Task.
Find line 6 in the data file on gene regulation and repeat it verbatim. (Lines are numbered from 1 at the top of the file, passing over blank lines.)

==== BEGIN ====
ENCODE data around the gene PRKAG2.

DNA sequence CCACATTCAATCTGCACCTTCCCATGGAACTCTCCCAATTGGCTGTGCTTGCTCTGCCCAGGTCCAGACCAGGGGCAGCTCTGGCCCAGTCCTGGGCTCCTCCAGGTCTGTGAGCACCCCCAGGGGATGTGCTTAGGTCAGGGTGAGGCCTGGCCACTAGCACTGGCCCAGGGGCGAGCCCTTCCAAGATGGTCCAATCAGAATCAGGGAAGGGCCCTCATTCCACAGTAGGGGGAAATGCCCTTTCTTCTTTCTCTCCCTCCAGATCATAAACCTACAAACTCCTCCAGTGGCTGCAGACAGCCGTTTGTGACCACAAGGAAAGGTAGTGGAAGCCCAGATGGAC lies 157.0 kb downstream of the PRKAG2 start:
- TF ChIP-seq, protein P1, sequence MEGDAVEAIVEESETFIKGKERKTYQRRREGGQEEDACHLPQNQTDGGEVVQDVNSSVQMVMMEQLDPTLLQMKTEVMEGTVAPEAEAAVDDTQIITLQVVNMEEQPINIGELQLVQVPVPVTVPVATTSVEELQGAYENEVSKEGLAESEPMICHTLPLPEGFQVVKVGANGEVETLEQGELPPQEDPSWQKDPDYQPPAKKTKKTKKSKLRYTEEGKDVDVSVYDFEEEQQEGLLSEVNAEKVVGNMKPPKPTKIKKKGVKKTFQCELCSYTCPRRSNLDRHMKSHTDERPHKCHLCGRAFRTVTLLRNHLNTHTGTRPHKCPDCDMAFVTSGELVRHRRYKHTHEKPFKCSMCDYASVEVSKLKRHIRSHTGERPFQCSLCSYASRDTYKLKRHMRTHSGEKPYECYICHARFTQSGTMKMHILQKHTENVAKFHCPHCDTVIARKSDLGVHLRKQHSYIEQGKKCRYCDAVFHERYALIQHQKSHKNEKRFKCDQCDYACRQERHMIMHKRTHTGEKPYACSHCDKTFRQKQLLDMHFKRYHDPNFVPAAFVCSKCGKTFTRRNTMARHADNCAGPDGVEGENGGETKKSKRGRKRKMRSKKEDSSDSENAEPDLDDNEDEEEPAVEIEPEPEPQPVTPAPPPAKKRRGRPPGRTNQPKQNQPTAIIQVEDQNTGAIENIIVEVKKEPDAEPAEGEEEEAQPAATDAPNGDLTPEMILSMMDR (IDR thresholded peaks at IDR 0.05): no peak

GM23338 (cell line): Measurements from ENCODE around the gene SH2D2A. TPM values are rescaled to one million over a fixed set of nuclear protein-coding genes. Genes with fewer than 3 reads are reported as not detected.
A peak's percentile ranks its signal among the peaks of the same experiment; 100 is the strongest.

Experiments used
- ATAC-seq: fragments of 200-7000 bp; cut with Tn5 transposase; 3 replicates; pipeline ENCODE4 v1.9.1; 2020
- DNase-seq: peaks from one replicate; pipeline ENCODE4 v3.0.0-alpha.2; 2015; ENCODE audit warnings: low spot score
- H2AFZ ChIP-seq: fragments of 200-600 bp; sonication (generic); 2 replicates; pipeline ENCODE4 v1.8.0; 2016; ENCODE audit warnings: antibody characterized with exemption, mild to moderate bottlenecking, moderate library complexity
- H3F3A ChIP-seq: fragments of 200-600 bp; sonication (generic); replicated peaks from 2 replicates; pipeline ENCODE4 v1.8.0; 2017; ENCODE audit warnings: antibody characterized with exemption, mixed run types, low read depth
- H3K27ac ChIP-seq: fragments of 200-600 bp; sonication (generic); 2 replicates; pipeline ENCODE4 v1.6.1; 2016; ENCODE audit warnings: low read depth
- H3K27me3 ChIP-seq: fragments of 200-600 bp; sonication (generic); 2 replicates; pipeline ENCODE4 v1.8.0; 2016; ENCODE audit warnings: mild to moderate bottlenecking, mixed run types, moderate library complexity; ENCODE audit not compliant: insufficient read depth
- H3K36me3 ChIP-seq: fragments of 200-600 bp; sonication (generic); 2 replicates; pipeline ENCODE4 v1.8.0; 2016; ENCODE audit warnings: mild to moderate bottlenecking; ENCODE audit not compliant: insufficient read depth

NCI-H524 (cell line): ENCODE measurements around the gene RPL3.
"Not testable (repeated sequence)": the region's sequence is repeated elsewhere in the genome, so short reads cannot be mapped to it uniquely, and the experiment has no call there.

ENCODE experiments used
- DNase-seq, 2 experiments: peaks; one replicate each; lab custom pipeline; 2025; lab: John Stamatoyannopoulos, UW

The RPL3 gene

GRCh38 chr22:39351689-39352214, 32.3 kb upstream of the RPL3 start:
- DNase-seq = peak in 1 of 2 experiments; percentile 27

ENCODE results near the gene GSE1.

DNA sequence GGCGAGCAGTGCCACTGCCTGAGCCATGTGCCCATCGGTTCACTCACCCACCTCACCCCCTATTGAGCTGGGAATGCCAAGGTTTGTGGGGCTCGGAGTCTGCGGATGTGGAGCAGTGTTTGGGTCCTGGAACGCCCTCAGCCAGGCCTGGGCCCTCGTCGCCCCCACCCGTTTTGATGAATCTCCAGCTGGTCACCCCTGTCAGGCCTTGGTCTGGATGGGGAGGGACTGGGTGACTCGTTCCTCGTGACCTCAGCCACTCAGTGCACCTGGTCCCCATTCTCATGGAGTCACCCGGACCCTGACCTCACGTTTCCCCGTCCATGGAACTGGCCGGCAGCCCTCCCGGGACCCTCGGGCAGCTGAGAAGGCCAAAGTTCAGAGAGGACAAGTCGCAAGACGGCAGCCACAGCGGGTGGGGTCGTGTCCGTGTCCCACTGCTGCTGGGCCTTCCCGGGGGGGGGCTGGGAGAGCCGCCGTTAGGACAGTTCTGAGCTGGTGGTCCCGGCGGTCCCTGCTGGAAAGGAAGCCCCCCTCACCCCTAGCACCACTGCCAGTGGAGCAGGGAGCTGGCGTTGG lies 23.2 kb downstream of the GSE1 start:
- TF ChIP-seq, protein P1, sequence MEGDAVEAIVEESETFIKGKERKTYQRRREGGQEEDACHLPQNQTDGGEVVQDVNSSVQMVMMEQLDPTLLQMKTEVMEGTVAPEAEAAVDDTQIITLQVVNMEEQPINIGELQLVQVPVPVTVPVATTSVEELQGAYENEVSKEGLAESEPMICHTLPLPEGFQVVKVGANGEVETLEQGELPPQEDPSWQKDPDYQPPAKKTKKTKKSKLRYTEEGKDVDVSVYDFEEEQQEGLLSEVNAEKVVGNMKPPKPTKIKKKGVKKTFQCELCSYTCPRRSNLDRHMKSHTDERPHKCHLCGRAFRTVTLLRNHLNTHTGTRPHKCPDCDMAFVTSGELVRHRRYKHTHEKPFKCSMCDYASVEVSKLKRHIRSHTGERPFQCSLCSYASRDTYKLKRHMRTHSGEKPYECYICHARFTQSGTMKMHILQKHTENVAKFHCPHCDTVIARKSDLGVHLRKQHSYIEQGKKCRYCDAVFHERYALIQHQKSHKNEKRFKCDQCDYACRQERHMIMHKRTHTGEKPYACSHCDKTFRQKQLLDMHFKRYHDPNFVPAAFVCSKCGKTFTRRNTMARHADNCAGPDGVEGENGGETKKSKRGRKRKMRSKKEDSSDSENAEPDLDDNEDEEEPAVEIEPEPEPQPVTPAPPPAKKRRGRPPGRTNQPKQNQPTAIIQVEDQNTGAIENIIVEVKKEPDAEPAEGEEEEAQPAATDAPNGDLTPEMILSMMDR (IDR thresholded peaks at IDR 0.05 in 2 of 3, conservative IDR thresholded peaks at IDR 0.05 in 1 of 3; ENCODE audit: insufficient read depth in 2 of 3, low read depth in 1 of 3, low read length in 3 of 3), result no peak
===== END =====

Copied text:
Experiments used